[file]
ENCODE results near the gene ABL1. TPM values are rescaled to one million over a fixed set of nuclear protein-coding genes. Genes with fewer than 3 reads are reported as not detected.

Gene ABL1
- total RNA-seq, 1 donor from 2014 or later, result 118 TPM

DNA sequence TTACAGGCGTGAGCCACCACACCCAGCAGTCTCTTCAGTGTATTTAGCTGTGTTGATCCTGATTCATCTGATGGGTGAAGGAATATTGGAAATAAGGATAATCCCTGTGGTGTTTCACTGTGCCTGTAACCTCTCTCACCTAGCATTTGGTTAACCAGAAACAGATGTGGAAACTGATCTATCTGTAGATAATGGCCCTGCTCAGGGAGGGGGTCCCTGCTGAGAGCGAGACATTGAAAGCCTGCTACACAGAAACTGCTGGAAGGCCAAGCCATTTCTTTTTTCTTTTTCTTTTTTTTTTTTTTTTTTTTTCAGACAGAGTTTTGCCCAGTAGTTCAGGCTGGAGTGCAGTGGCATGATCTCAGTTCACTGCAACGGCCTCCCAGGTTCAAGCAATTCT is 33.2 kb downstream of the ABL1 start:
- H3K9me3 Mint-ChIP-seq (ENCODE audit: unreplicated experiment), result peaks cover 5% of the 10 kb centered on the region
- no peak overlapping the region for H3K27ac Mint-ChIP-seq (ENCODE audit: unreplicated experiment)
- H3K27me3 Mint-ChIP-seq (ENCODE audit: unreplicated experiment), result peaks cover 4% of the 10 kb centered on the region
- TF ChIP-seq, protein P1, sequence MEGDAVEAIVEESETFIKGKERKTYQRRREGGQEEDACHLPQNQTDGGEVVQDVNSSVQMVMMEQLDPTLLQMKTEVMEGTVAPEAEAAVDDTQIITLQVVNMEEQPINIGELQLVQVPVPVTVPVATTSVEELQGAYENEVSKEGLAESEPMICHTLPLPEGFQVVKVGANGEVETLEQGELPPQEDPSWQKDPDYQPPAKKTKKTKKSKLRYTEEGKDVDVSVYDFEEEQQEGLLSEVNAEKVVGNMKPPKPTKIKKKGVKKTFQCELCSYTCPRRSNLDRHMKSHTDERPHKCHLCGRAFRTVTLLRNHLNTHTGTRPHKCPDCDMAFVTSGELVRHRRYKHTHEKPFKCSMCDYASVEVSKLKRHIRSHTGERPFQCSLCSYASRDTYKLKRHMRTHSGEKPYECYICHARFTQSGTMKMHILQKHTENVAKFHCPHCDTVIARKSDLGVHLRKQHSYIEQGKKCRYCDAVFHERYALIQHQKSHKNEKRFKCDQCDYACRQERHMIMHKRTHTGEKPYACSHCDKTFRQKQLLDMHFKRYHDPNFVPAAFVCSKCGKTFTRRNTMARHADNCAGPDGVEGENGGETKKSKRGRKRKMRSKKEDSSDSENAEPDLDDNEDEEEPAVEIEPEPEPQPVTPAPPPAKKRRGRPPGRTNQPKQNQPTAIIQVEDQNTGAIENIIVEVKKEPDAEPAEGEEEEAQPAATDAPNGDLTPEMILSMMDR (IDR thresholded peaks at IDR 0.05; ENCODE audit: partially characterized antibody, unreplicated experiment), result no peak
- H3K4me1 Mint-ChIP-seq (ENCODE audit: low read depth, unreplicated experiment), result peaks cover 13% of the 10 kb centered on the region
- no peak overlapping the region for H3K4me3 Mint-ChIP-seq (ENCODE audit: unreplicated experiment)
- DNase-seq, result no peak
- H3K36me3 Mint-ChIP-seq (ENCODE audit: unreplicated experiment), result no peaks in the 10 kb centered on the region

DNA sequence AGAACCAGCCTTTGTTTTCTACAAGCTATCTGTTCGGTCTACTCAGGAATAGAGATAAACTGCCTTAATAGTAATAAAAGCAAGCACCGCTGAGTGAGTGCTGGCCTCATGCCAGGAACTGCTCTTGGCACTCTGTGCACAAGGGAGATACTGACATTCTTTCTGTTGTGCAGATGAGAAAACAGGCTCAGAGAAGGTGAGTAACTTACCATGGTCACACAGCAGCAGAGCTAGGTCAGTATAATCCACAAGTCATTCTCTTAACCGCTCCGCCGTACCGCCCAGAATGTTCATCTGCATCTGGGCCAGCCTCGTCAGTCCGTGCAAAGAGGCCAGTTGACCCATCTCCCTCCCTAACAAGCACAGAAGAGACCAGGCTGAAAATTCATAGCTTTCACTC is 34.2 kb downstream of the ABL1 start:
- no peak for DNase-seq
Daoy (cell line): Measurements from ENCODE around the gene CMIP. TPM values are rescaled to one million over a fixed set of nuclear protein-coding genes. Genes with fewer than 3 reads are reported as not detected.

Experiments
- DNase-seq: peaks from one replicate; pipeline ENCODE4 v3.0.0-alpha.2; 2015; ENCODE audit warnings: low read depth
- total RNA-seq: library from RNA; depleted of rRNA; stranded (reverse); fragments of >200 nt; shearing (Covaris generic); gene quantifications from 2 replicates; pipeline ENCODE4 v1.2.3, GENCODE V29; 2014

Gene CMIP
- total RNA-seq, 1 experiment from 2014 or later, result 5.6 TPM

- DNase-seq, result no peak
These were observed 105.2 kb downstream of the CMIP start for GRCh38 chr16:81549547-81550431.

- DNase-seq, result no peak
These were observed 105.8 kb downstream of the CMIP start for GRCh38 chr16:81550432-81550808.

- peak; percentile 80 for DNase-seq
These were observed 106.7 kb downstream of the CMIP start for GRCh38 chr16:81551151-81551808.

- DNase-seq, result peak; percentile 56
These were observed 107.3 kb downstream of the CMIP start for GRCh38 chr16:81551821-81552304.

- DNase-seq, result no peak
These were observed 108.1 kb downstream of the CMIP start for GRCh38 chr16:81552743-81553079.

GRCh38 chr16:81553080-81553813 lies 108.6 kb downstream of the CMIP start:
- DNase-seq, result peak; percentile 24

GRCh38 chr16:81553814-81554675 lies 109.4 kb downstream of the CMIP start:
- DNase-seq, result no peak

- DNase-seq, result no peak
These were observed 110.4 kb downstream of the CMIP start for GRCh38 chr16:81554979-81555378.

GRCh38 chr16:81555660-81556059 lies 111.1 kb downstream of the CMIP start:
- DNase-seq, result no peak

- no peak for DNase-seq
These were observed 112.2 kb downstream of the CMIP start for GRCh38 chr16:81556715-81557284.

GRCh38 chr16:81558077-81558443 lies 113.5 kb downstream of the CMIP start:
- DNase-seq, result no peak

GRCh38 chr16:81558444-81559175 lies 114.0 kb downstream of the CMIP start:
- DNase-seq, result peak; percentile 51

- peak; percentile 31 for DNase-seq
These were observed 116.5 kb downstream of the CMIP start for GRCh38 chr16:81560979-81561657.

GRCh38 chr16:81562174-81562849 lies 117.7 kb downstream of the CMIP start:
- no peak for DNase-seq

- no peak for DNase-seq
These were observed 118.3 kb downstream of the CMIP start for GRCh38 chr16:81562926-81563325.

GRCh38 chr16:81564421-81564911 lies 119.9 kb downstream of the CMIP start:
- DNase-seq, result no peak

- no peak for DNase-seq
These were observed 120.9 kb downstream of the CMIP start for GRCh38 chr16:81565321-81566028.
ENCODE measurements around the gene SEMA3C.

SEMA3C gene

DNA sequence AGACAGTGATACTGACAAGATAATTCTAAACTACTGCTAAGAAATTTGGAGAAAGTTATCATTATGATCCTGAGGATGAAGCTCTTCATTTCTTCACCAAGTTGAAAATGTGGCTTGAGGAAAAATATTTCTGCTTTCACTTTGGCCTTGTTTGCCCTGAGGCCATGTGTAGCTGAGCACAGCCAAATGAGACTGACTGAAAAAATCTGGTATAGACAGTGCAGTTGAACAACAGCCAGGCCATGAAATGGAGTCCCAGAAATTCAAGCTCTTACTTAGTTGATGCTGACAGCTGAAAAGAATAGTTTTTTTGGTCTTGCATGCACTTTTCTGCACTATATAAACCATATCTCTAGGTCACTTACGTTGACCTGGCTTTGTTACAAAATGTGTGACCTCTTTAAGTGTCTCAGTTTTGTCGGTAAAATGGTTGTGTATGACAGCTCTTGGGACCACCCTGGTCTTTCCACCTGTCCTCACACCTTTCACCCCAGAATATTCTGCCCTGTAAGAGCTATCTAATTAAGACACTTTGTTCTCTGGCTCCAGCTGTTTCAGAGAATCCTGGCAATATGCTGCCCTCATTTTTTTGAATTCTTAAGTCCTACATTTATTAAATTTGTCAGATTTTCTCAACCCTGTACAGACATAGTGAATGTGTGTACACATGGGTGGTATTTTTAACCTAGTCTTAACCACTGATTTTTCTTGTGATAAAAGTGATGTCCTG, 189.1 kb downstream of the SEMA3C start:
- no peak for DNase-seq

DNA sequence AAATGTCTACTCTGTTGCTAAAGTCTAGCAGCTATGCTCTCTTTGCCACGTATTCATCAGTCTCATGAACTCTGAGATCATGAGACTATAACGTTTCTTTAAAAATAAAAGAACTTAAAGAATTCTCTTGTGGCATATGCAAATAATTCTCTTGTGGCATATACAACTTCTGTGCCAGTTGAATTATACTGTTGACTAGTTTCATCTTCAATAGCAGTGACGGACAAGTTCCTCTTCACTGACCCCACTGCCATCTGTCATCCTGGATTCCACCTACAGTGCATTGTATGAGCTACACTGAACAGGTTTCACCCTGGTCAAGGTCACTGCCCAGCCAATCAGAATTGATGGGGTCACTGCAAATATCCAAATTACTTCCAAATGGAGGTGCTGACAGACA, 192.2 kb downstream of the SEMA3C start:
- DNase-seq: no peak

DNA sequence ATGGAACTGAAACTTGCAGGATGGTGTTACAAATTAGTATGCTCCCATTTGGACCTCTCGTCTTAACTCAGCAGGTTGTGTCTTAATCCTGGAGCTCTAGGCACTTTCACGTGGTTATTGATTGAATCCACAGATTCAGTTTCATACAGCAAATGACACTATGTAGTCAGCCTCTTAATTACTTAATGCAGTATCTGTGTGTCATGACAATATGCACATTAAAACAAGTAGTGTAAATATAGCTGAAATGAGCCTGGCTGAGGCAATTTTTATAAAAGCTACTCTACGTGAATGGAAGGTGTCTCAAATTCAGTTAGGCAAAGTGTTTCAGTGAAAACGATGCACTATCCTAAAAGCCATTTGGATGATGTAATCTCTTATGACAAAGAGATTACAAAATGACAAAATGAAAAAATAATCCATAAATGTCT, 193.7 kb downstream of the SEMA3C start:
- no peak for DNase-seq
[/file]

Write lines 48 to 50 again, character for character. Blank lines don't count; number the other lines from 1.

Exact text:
- no peak for DNase-seq

- no peak for DNase-seq
These were observed 118.3 kb downstream of the CMIP start for GRCh38 chr16:81562926-81563325.